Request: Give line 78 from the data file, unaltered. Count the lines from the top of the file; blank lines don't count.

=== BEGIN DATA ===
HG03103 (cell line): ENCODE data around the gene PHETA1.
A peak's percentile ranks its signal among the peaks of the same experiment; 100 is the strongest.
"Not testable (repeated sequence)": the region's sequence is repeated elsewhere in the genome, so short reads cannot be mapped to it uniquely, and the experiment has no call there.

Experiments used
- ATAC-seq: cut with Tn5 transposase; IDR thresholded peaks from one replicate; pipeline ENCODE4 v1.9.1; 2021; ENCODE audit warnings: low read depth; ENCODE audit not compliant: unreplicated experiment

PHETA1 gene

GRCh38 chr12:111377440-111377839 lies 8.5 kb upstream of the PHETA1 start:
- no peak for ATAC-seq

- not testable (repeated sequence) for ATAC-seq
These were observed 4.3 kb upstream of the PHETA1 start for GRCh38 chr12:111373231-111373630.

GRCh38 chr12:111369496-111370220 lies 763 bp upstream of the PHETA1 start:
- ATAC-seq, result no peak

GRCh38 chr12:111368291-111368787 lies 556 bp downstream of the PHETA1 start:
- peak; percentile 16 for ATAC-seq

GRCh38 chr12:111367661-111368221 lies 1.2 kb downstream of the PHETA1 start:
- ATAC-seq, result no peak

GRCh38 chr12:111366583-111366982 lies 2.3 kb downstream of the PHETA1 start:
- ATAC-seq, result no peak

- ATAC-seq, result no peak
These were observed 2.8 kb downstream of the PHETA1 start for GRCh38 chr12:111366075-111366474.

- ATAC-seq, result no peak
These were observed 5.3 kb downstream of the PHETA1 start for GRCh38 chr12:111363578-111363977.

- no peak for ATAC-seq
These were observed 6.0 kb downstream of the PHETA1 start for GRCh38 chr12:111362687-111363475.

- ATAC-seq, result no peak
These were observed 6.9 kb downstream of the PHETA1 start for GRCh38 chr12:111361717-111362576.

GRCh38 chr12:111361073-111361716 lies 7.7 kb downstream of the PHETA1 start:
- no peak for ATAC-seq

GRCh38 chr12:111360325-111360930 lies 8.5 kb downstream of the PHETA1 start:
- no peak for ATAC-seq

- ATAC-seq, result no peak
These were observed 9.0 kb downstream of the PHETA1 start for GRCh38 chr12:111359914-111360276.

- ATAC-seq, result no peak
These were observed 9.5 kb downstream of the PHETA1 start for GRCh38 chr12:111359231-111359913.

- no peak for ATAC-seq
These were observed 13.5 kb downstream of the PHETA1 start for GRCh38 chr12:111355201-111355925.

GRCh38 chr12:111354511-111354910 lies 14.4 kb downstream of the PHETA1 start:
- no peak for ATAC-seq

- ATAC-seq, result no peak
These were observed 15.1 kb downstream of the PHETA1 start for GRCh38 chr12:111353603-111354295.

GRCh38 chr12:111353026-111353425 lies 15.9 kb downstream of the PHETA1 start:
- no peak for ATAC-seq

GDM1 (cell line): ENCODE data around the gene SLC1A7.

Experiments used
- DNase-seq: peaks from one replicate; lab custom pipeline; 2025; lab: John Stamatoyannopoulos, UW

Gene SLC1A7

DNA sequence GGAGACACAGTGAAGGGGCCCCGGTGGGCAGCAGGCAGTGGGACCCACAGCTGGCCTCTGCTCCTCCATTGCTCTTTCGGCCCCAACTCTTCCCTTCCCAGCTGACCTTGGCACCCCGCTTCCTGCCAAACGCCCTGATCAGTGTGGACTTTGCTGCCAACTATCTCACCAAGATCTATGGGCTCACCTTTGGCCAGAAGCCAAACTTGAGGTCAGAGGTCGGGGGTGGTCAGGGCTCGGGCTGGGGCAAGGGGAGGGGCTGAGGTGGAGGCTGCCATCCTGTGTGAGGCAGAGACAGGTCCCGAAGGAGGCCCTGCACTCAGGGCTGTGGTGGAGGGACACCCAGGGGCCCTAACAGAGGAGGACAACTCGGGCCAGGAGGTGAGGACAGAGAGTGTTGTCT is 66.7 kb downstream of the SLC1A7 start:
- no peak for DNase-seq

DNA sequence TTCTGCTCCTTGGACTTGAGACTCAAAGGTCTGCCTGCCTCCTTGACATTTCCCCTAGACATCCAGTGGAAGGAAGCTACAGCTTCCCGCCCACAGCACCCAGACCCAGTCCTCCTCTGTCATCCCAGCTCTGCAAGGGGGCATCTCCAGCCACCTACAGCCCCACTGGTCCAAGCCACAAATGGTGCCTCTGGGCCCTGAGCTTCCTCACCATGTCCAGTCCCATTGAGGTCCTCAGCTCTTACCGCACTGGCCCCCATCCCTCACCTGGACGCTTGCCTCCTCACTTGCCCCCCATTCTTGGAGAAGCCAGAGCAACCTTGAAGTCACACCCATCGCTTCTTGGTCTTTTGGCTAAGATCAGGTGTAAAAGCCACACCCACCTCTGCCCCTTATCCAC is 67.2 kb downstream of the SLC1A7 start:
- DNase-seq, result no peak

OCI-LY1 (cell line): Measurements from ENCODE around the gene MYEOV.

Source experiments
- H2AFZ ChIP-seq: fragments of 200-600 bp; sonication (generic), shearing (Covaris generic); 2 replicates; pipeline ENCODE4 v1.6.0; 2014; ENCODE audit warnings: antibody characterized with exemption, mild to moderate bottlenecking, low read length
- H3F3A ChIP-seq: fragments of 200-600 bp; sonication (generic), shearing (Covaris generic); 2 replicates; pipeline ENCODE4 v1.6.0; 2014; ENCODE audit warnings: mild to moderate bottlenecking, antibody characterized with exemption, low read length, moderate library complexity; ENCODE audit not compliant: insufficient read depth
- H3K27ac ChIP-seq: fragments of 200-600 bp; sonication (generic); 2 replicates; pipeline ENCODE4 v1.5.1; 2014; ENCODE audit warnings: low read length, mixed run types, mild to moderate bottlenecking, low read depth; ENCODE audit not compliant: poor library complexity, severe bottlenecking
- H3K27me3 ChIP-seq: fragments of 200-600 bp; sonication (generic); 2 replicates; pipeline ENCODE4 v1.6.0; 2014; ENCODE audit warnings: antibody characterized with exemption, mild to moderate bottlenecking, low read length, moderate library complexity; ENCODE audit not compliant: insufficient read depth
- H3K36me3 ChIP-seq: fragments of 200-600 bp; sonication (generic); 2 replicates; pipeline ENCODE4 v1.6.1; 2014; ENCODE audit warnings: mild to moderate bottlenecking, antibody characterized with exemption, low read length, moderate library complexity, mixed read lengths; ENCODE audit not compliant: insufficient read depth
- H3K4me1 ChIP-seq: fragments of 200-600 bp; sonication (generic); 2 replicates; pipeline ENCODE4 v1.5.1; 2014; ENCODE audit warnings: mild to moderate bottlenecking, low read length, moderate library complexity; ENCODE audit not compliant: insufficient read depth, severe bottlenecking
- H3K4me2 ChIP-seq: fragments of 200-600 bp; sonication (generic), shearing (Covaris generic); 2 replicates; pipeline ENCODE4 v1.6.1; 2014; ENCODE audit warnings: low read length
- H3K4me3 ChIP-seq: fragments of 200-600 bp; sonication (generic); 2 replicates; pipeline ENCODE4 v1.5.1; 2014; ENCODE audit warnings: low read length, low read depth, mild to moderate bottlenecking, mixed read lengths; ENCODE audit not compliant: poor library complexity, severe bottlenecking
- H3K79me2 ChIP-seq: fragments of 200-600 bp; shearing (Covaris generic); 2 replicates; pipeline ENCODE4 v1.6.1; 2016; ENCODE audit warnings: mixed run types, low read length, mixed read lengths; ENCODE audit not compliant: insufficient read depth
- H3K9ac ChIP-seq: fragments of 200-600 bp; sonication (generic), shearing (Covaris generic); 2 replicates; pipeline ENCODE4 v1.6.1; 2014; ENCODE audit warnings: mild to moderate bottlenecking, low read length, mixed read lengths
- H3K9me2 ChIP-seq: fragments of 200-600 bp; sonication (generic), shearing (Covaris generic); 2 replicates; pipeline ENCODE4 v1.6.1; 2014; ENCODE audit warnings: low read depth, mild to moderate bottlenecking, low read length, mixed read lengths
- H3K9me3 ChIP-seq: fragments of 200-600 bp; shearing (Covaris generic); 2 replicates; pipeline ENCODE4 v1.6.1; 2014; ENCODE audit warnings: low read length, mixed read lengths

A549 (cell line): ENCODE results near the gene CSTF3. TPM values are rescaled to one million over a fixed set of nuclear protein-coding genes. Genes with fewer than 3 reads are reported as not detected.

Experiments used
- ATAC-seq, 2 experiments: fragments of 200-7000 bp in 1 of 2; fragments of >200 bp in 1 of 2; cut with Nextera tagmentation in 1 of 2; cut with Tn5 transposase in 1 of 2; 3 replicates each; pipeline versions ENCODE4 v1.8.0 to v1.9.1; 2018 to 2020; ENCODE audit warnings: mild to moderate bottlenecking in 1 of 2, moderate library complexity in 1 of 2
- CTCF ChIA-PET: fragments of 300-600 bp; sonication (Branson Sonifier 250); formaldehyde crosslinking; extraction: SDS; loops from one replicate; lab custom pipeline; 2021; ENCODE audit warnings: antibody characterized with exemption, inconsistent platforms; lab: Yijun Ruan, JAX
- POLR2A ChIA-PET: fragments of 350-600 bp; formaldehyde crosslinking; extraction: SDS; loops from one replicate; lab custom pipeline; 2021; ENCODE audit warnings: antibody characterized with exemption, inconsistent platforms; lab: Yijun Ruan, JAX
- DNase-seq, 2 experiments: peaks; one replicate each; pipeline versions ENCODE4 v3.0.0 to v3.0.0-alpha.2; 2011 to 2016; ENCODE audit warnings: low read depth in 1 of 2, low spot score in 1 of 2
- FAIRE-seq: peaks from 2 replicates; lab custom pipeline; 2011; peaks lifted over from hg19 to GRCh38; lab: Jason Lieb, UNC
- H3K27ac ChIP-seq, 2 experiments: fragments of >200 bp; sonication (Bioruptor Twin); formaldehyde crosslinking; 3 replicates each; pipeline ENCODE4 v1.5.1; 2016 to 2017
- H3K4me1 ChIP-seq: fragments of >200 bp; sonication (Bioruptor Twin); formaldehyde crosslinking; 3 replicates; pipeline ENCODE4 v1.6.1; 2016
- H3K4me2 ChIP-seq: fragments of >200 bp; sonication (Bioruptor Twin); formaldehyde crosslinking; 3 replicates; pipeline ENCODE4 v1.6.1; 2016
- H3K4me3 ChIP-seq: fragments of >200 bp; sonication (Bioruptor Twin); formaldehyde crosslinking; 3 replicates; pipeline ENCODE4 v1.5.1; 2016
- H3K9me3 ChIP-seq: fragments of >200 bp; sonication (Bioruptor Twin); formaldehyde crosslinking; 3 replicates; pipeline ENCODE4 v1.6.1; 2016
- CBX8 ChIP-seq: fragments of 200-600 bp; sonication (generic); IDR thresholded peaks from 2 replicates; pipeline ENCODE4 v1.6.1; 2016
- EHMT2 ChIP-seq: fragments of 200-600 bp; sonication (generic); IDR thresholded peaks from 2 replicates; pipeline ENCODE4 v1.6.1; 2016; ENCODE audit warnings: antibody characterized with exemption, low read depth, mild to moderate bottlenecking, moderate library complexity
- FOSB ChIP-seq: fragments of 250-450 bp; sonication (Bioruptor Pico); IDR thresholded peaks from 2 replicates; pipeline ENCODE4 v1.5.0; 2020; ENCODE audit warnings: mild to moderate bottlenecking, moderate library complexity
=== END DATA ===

- EHMT2 ChIP-seq: fragments of 200-600 bp; sonication (generic); IDR thresholded peaks from 2 replicates; pipeline ENCODE4 v1.6.1; 2016; ENCODE audit warnings: antibody characterized with exemption, low read depth, mild to moderate bottlenecking, moderate library complexity